1. I respond to posts and comments via email notifications. In the past clicking “Comment” always placed me below the one I was responding to making it automatic that it would be tagged to it. Now they go to the bottom comment box which makes it a brand new entry. I’ve just become used to scrolling to the one I want and posting there. Improvements are not always improvements. Why can’t folks just leave well enough alone? I guess fiddling with what already works justifies their existence.

  11. We didn’t have to wait long. There are primrose patches popping up all over now. It will will be a while before the fields are covered with them, though. On the other hand, I found large areas where the geraniums have faded already. Easy come, easy go!

    1. Giving true meaning to the term ephemeral for early spring flowers. In our case the ephemeral quality is caused by most growing in wooded areas that leaf out as spring evolves. The woodland flowers do their thing while the sun shines, so to speak.

    1. When the primroses really get going, a patch can have every shade from white to rose; they are amazing. Today, I happened upon a large spread of the geraniums, and the flowers already had faded away. Only the leaves were left — they really don’t linger!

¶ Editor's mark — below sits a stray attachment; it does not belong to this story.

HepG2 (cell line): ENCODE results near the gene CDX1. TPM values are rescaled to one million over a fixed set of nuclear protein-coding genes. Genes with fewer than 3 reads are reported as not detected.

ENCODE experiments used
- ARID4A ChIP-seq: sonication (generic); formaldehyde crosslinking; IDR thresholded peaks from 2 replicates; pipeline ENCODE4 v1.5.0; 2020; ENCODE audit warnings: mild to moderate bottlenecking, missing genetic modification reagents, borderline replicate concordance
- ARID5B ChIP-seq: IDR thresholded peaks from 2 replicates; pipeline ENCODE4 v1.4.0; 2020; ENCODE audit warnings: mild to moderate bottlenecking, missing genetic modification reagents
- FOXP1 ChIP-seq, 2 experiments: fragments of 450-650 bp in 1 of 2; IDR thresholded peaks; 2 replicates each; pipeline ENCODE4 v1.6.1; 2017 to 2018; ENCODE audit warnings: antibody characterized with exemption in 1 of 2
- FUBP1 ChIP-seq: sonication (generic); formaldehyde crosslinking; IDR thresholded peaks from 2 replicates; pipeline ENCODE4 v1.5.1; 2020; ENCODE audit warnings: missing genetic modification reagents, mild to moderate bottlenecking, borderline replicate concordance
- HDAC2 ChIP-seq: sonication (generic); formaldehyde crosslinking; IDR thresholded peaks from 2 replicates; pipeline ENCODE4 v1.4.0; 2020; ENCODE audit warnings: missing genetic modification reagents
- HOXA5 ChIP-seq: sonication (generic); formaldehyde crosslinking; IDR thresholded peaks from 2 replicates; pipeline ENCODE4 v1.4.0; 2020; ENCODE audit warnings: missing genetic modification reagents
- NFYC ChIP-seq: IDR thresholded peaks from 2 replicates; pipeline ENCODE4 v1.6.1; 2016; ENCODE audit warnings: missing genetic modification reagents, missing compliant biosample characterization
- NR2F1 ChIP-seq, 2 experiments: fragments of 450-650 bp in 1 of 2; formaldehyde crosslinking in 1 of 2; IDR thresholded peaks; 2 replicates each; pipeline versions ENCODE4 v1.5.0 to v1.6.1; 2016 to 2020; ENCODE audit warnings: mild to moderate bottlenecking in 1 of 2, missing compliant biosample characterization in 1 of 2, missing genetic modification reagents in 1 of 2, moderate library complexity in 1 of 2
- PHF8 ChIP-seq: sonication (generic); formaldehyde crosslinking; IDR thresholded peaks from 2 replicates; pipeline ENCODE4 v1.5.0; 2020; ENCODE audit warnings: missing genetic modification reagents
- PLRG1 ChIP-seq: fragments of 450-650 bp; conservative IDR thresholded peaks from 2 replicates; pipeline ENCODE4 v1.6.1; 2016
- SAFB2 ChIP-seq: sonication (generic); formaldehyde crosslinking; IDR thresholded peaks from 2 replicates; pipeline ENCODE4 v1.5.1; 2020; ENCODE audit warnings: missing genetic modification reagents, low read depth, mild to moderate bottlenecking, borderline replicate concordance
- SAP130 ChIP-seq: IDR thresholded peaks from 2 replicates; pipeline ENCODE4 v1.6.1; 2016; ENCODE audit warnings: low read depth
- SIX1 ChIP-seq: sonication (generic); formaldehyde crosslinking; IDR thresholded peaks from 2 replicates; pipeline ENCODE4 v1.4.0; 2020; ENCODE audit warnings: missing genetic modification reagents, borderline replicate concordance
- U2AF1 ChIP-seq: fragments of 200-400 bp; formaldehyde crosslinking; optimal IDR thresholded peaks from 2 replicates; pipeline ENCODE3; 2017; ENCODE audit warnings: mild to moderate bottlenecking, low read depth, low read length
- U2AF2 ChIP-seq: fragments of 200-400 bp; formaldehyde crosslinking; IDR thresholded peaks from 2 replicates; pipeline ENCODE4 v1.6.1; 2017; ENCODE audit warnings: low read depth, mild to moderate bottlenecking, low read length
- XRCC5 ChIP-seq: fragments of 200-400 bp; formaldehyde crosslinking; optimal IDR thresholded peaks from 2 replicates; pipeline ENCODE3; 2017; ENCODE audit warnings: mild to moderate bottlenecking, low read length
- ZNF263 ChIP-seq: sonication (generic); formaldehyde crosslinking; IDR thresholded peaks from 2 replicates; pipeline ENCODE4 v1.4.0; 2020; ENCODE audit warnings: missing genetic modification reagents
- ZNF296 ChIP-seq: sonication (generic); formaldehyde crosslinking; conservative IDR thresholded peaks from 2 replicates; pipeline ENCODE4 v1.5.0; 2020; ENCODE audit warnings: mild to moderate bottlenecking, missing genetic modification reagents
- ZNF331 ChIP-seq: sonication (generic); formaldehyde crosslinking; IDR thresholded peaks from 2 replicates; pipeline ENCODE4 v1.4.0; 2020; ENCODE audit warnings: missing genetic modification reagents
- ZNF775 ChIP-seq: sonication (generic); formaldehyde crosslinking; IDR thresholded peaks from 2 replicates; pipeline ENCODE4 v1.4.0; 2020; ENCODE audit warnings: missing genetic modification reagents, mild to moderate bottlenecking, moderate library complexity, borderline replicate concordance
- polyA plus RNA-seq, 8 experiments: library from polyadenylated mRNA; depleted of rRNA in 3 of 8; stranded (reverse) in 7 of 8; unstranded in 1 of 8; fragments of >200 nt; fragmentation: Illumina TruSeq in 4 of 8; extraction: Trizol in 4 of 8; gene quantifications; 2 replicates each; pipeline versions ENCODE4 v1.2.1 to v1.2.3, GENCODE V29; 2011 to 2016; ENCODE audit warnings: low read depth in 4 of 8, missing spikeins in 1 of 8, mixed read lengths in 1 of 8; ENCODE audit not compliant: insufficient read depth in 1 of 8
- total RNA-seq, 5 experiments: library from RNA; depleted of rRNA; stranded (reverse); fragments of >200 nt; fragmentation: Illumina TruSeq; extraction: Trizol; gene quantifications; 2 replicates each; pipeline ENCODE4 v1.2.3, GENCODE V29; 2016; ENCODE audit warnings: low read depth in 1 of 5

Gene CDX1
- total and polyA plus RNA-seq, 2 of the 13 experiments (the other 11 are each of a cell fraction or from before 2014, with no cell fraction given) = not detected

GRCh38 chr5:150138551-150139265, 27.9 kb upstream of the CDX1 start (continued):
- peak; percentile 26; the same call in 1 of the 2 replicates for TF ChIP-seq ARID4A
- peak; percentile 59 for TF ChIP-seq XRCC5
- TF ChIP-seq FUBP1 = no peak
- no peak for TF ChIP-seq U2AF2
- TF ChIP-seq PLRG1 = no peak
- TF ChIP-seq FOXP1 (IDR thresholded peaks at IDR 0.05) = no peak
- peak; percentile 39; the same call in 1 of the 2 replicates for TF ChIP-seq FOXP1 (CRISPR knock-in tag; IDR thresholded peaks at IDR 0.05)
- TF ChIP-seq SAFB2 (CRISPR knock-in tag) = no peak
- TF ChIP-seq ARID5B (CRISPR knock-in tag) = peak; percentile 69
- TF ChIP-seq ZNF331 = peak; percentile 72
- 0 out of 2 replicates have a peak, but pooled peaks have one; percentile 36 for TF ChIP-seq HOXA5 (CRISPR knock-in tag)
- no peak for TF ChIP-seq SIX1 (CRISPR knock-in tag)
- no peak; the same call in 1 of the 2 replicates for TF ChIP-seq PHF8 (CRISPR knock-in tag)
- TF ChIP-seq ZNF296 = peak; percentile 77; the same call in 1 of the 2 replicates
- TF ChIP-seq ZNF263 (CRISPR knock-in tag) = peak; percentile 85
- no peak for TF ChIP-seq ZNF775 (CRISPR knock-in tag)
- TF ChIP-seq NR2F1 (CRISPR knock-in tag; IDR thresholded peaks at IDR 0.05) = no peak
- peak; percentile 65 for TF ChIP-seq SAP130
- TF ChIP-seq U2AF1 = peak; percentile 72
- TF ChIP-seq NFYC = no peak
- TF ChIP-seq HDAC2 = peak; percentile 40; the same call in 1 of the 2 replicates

12. With our increasingly warming temperatures I’ve started seeing the first wildflowers appearing, like little bluets. I haven’t been out to photograph any yet, but I see them in the grass in various places I’ve been. I absolutely love your photo of the two Carolina Geraniums. Very beautiful.

    1. In the places I visited this weekend, those geraniums no longer were blooming. Only the leaves remained as a reminder of their presence. I’m glad I managed that pretty photo while they were blooming; they’re certainly the very essence of ‘ephemeral.’ The bluets were spread across a prairie I visited, though: both blue and white varieties.

  13. The pink evening primrose grows well over here, and every time I see them I’m reminded of a dear friend who loved them and pink in particular. At that time I had an aversion to pink, except in flowers, so she gave me a pair of the pinkest socks! Of course I wore them when visiting her.

    1. I grew up with a mother totally dedicated to pink and frills, so it took me a while to appreciate pink, even in flowers. Now, I do like it, except for a couple of flowers that are that particular shade of pink that shows up in candy hearts and such. I love that you get to see these, too. The variety of colors they can present — from pure white to deep pink — really is charming. And last weekend I found a pink bluebonnet, which will appear here relatively soon. It looked darned good surrounded by all that gorgeous blue.